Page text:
Tyler Reedman and Jason Gabrieli discuss how you can best manage your money after graduating. If you have recently graduated or are in an early stage of your career - then you are in luck. Although it might not be on your radar right now, investing is a time game. The faster you get your finances in order and start managing your money correctly, the more money you can make throughout your life.
This episode touches upon all the basics that you need to keep in mind when managing your money early in your life.
Tune into this episode to learn:
- Two main things you can do to future-proof your spending.
- The difference between good debt and bad debt.
- Which debts you should pay off first.
- How much money you should be saving to have the retirement you dream of.
[00:30] Managing your money after graduating
[02:08] How recent college graduates should start budgeting
[03:28] What’s the difference between good debt and bad debt?
[04:57] Divide your savings into these TWO buckets (our universal recommendation).
[07:02] How much do you need to save to have enough money for retirement?
[08:02] What is lifestyle creep or classflation?
[08:42] How saving money early makes you more money (Warren Buffet story).
[11:00] What you must do BEFORE you spend any money.
[12:10] Paying down your student debt.
- Be very honest with yourself about what is important to you. It is important to be very clear about what your life goals are before you start creating a budget or financial plan for yourself.
- There is a difference between good debt and bad debt. Good debts are debts that allow you to eventually increase your income or build your wealth. Examples of good debt can include student loans and mortgages. Bad debts include credit cards and car loans. Get rid of bad debts as fast as you can.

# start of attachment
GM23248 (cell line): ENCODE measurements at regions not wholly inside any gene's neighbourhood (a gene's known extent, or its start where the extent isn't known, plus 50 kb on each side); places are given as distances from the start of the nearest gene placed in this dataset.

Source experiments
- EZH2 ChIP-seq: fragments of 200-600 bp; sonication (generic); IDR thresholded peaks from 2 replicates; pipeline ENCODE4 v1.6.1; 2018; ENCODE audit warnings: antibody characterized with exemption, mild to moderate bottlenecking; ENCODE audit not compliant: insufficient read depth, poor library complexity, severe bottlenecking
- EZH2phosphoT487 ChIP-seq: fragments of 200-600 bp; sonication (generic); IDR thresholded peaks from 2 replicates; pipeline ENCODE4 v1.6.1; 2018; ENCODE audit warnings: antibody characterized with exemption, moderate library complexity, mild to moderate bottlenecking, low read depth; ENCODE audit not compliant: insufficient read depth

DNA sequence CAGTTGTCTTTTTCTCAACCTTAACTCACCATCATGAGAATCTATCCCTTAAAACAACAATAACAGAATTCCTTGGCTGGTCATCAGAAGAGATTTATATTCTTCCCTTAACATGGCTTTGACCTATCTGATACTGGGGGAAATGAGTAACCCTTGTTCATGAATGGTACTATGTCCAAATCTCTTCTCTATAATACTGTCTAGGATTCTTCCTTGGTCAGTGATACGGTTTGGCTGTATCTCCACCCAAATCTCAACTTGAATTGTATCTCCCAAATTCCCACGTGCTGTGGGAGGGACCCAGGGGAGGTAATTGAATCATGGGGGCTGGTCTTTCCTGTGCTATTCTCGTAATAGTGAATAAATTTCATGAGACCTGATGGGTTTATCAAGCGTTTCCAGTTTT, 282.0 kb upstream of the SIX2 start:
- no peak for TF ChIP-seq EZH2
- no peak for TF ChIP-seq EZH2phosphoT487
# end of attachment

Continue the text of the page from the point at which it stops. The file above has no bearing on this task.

- To build a responsible financial future for yourself, have two main savings buckets: a short term bucket and a long term bucket. The short term bucket is your emergency fund. Have 3-6 months of your expenses in cash in your short term bucket (emergency fund).
- Retirement is a pretty new concept to humans. We used to just work until we died. This is why we are not really built for delayed gratification.
- Lifestyle creep is when you keep increasing your cost of living as your income increases.
- Pay yourself first. Before spending any money, put money in your savings vehicles and contribute to paying down bad debt.
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Connect with Tyler Reedman: LinkedIn
Connect with Jason Gabrieli: LinkedIn
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[03:28] “Not everybody knows this but it is also important to mention that there are good debts but there are also bad types of debt. So, when we talk about good debt we are generally talking about anything that helps to build wealth or potentially increase your income over time” - Tyler
[05:29] “One of the things that we pretty much universally recommend is to start with two buckets essentially. One is a super short term bucket and one is a super long term bucket; and the super short term bucket is all about planning for emergencies.” - Jason
[07:12] “If you can save 10% of your pay towards that super long term goal, whether your employer has a 401k or you open a roth IRA or some kind of IRA on your own, if you could hit 10% of your pay into that savings vehicle for retirement you are really doing well.” - Jason
[08:46] “Every dollar I am saving now is going so much further than a dollar that I am saving 30 years from now; and you and I know that is because of compound interest which, if you don’t know, is basically earning interest on interest.” - Tyler
[11:49] “Pay yourself first. That’s really what it’s all about. It’s about prioritizing paying down debt and saving BEFORE you get to the part where you spend your money and there’s no better time to start that than when you first get started in your career and you first have a salary because hopefully that’s a habit that carries you the rest of your life.” - Jason